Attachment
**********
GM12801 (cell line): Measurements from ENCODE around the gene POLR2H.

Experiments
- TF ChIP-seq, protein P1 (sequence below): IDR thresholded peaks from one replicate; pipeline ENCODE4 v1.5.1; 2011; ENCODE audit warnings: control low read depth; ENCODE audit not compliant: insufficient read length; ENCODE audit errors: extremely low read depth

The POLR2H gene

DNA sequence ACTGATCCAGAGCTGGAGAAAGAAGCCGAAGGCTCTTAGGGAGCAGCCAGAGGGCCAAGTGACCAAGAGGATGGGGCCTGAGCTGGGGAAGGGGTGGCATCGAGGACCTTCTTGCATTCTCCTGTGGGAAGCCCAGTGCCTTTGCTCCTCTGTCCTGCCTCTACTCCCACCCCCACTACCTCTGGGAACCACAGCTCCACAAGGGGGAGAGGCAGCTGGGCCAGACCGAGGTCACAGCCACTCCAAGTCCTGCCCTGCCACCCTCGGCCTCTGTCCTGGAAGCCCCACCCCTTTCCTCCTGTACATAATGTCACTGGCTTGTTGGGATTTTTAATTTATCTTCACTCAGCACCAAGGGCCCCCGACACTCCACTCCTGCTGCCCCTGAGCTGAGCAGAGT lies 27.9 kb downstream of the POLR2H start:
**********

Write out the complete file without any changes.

GM12801 (cell line): Measurements from ENCODE around the gene POLR2H.

Experiments
- TF ChIP-seq, protein P1 (sequence below): IDR thresholded peaks from one replicate; pipeline ENCODE4 v1.5.1; 2011; ENCODE audit warnings: control low read depth; ENCODE audit not compliant: insufficient read length; ENCODE audit errors: extremely low read depth

The POLR2H gene

DNA sequence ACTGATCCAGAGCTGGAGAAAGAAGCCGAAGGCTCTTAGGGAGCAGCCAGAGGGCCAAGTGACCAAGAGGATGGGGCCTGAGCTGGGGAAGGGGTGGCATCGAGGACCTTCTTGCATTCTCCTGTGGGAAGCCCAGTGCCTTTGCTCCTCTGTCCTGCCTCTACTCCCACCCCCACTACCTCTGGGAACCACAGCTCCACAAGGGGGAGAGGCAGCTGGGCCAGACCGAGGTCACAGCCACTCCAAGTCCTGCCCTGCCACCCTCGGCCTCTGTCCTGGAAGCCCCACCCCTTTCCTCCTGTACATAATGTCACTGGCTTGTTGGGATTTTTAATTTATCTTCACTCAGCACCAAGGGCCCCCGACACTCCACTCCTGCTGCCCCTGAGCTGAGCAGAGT lies 27.9 kb downstream of the POLR2H start: